I'm sorry I'm ruining your slow and peaceful sink. I need you to breathe, and scream at me, and live; we can't all stop and swallow water and sink down into the night alone. Slow shadows sinking into the black, down by themselves. No tiredness, but no fire either. No triumph and no fighting, no freezing wind or blowing whistles or the rasp of hot dry sand sticking to your wet body when you haul yourself ashore.

I can think of no greater honor, no greater joy, than to wear myself out in the service of something greater. (Than what? Than me? That's how people usually say it.) I want to skid into Heaven (I still believe in heaven, or at least I want to) on my knees, eyes wild, jeans torn - and when my heart stops leaping through my ribs, when I can breathe, I'll say between gasps "What a ride! Can I do it again?"

And God will grin and tell me to take a nap first. So I'll lie down and close my eyes (maybe shower first, and change into cool white robes, and crawl into a soft cloud-bed) and breathe quiet so it looks like I'm sleeping, and drift off into sleep even as I'm pretending... and then yawn slowly, wake up and stretch, enjoying the soreness of my muscles and the hot oatmeal and the cold orange juice and strawberries. Delicious, that moment of rest. And a slow wandering with old friends, floating feathered through the skies. But not too long. There's a world to save. And I'll fling off my halo like a frisbee, and scrub off the stumps where my wings were, and gently fold my robe for when I come back in 20, 70, 150 years (and put on my jeans - oh, pants!) and punch my card and tip my hat and jump.

And I'll plunge back down.

I'll never stop this, I'll never fix this. I'll always be tired. I'll always be this close to exhaustion, pushing the limits of collapse. (I'll learn how to manage it better as time goes on; I'll calm the spasms, be more focused, more responsible, follow through, be a steadying hand when folks need it).

I need to learn how to take a hand to do more than steady myself for more running. I need to learn how to keep hold of a hand when I'm the one who needs the hanging-on; I need to learn how to take a hug, stay in a hug, maybe someday even take a kiss. I need to learn how to be saved, but I don't want saving. Don't want dependence, ever. Folks assume I need a hand; I'm young, I'm a girl, I'm disabled, I'm naive, I'm ripping my hand away and running across the street to the honking of horns because I don't need you. I don't need you; I'm special; I'm fine. Don't worry. I'm fine. Stop fussing. I can do it. I don't need help. Let me help you.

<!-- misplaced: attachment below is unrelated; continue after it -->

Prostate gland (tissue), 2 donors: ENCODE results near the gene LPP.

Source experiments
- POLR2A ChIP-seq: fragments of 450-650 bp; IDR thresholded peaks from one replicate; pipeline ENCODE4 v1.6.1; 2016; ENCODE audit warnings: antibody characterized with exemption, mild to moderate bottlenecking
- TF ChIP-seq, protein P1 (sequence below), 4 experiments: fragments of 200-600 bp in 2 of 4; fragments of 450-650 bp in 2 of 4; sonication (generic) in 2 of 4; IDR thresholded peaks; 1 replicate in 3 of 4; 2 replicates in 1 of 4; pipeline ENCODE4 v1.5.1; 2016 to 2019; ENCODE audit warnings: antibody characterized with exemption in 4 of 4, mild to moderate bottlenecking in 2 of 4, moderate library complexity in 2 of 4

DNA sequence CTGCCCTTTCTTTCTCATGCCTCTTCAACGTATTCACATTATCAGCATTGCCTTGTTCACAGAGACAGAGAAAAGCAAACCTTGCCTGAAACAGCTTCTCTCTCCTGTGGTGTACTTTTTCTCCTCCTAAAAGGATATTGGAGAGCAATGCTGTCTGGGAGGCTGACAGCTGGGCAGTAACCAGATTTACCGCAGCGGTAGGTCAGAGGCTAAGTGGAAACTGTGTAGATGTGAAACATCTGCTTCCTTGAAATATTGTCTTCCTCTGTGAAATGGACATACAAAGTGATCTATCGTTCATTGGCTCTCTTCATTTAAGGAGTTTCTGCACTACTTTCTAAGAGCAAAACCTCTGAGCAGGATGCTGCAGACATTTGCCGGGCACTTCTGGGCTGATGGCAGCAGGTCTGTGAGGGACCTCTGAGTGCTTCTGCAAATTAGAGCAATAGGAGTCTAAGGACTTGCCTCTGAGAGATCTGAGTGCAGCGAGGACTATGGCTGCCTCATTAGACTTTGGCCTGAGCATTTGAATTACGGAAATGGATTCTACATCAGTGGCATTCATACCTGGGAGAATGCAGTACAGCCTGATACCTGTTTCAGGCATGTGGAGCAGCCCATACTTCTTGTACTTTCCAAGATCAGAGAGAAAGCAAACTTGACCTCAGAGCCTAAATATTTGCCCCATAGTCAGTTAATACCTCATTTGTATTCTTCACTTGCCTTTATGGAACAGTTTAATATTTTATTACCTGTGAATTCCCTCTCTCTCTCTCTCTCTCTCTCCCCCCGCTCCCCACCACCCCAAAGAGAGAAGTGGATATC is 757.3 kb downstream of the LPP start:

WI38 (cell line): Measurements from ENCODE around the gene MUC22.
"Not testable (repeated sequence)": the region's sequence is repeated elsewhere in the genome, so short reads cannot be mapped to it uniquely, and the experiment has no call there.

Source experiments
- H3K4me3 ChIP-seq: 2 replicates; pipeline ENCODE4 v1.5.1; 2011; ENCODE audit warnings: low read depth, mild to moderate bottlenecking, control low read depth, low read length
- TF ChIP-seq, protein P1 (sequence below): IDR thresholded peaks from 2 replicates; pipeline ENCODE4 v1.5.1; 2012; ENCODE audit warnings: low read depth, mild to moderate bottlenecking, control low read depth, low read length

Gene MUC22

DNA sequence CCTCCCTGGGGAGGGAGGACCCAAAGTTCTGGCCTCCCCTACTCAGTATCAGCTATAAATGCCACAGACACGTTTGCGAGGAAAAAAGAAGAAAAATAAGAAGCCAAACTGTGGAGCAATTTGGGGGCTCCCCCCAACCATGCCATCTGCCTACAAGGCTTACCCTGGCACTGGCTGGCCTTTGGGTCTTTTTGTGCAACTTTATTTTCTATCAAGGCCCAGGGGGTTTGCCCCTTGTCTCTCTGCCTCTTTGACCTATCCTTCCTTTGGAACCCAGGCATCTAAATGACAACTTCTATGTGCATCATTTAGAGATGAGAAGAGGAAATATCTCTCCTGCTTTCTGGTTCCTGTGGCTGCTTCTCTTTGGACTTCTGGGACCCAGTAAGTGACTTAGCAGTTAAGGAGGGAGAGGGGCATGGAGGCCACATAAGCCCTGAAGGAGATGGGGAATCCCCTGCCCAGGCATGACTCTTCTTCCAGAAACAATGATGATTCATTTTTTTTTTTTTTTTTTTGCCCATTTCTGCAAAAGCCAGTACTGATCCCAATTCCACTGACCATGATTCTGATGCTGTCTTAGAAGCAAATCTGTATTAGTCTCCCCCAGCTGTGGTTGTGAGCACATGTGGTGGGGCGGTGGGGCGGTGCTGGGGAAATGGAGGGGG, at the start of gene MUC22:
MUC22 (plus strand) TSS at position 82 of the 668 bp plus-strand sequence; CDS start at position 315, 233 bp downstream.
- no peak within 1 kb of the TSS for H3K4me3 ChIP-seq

Step into the limelight even if I don't want it. Or at least I say I don't. Being special but rejecting specialness so I don't feel too bad for having it because I don't want it. Not letting other people step up in their turn. No, you can keep sleeping. Stay there. I'll take a double shift. I can take it. It's not that you can't, just that I can. And I don't want to waste it, this ability to do things.

I don't want to be a grown-up any more, but I am, and I want to be what I am.

And my battery is about to die, and I'm a stupid idiot who doesn't care what she shares with the world (because she wants to share every damn thing she has) and I'm going to run with that sentiment and post this, no editing. Ha.

(Er... maybe some editing to put in the linebreaks. Apparently I need a double \n\n.)

3 comments:

Elizabeth said...

Amen.

Grant Hutchins said...

Ah, memories of senior year...

Don't worry, you can sleep a bit in the summer.

Nikki said...

I'm trying to put this into context with the conversation we had on whatever night it was.